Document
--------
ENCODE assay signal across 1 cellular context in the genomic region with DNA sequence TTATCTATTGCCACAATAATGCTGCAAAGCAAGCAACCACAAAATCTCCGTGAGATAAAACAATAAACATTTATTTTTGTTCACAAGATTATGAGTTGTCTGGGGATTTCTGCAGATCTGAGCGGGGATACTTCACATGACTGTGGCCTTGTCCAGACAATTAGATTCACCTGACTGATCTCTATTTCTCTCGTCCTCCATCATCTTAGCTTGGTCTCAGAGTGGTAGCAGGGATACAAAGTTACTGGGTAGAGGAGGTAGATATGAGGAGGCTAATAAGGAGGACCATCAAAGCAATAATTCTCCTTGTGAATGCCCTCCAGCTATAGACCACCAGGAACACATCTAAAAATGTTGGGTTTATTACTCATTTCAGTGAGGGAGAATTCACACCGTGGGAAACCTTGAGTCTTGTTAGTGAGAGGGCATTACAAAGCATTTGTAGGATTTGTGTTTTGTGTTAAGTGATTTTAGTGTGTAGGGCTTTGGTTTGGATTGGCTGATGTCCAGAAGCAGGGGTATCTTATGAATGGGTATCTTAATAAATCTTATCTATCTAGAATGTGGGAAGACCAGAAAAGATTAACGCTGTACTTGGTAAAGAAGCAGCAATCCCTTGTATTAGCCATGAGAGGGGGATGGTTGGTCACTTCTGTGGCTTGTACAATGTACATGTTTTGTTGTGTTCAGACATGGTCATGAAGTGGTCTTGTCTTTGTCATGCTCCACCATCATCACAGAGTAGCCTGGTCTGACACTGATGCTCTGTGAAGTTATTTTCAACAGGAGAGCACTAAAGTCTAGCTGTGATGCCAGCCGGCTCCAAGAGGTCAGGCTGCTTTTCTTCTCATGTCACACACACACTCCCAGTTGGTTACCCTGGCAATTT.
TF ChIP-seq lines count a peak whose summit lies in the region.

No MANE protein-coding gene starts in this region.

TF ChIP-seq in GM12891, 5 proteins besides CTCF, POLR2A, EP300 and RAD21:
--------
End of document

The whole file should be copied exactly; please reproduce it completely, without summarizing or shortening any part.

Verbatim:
ENCODE assay signal across 1 cellular context in the genomic region with DNA sequence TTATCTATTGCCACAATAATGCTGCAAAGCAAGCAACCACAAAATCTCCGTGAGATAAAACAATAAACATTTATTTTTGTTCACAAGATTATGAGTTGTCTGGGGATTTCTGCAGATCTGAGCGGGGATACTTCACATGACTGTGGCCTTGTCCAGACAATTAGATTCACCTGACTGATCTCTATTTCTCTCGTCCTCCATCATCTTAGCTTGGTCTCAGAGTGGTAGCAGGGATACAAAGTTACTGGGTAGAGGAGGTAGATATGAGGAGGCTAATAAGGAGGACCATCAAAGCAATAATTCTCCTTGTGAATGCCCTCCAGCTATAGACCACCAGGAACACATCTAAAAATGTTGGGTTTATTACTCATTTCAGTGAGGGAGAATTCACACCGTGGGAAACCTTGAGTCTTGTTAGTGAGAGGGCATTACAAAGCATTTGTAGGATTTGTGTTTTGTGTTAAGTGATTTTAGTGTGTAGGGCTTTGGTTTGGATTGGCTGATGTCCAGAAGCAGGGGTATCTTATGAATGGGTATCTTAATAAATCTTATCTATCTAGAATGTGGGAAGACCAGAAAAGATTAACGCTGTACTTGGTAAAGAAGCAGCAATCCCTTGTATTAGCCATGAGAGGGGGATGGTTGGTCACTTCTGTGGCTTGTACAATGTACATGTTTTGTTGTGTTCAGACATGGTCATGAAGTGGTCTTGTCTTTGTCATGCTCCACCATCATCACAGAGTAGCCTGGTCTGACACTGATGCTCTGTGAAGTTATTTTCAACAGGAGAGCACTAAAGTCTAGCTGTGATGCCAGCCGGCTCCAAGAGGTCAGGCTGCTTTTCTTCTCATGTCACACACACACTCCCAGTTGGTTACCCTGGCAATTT.
TF ChIP-seq lines count a peak whose summit lies in the region.

No MANE protein-coding gene starts in this region.

TF ChIP-seq in GM12891, 5 proteins besides CTCF, POLR2A, EP300 and RAD21: